Reviewed by: Brett Willis
Starring: Richard Gere, Laura Linney, Will Patton, Debra Messing, Nesbitt Blaisdell | Directed by: Mark Pellington | Produced by: Gary Lucchesi, Tom Rosenberg, Gary W Lucchesi, Gary Goldstein | Written by: Mark Pellington, Richard Hatem | Distributor: Screen Gems
This supernatural thriller (supposedly based on true events) is a typical modern suspense film; minimal on substance, but constructed to keep the audience off-balance and guessing all the way through. That being the case, there’s little I can say about it without ruining its intended effect.
Happily-married John and Mary Klein (Richard Gere, Debra Messing) have just bought their dream home (and even tried out the floor for size) when Mary sees a strange vision—somewhat like a giant moth—and crashes the car. She dies, but from something unrelated to the crash. In the last hours before her death she creates macabre drawings, also resembling moths. Two years later, John finds himself in Point Pleasant, WV where many previously-reliable people are hearing voices or seeing mothlike visions similar to those Mary experienced. Even the local Police Sergeant (Laura Linney), John’s low-key love interest, is affected. John decides to persist in uncovering the meaning of this phenomenon. A researcher (Alan Bates) has a theory that the Mothman is some kind of primordial instinct or warning system of impending disasters (perhaps within ourselves, perhaps external). Does this warning system serve any useful purpose, or will things just happen the way they were going to happen anyhow? Sorry, I mustn’t give away the answer.
Content Warnings: There are some violent deaths (not graphic); slight profanity (one f*, some bodily function terms and some cursing); two attempted-sex scenes with no visible nudity. The film’s intended atmosphere is one of creepiness throughout, slowly building to a climax; but I’d say it mostly fell flat in that department. The good acting and the tricky camera approaches weren’t enough to hold the mood.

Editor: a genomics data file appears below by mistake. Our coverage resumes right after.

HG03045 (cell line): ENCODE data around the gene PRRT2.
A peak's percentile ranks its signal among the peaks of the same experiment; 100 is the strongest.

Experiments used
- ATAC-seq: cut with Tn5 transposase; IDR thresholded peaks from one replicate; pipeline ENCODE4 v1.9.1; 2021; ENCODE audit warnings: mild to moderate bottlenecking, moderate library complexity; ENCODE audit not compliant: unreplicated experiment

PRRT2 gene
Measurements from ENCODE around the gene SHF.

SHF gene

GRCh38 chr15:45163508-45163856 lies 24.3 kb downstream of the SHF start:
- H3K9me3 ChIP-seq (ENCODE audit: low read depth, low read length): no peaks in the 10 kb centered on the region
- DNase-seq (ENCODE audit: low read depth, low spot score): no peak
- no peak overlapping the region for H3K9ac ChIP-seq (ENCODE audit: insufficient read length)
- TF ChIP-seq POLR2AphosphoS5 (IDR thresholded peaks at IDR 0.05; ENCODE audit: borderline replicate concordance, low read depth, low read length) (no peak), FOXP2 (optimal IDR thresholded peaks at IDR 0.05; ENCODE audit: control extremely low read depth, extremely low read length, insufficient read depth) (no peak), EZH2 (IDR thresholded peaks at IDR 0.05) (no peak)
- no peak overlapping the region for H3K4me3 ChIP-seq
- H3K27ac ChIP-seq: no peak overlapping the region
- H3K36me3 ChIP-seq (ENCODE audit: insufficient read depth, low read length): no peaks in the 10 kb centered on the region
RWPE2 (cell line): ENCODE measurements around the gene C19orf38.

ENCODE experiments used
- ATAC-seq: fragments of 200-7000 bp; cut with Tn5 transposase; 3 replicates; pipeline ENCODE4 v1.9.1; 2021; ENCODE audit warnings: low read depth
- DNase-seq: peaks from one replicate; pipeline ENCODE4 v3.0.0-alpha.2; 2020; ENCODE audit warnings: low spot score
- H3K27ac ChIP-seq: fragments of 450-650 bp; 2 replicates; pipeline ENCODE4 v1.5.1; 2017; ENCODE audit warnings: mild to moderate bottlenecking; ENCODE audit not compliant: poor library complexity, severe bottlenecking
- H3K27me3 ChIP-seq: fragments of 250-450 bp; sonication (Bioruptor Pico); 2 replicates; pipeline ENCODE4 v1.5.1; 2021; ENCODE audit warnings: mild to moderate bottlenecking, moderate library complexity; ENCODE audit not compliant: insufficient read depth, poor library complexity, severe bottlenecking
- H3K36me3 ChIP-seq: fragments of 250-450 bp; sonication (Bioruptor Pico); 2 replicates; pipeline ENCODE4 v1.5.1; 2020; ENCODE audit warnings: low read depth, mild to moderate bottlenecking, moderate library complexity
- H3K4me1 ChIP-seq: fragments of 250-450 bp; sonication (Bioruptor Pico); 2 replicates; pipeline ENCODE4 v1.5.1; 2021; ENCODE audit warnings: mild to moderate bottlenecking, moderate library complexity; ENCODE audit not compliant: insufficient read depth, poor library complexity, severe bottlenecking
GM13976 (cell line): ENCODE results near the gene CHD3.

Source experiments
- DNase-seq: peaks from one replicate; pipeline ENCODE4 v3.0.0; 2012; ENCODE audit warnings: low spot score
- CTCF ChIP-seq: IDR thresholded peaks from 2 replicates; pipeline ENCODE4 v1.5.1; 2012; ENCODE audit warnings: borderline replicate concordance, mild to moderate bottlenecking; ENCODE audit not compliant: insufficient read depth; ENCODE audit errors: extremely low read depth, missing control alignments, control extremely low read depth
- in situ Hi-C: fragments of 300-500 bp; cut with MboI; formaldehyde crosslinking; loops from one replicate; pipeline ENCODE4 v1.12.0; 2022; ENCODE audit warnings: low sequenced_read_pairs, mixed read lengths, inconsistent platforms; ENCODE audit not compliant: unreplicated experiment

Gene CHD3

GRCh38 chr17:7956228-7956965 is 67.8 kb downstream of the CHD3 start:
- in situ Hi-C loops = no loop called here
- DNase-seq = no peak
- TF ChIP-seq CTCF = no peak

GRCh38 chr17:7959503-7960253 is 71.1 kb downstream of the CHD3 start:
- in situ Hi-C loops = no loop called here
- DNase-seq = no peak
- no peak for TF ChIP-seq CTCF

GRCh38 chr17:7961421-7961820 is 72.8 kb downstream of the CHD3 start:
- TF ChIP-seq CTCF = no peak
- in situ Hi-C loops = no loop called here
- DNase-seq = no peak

If you’re just looking for two hours of escapism, you could do better than this but you could also do much worse. If you’re liable to take the Mothman seriously—well, that’s another story.
Many people do experience “warnings” of disasters, take appropriate action, and avoid harm. If a supernatural manifestation is of God, it always has a purpose. If it comes from some other source, its purpose (if any) is less certain. At age fifteen I once received a clear “warning,” and acted on it. The event I was warned about (a car crash) happened later that day just as predicted, and by obeying the warning I possibly saved my own life and those of some of my friends. At the time, I was fighting against God’s call on my life; but I was nevertheless thankful for His great grace that kept me alive that day and allowed me to surrender myself to Him three years later.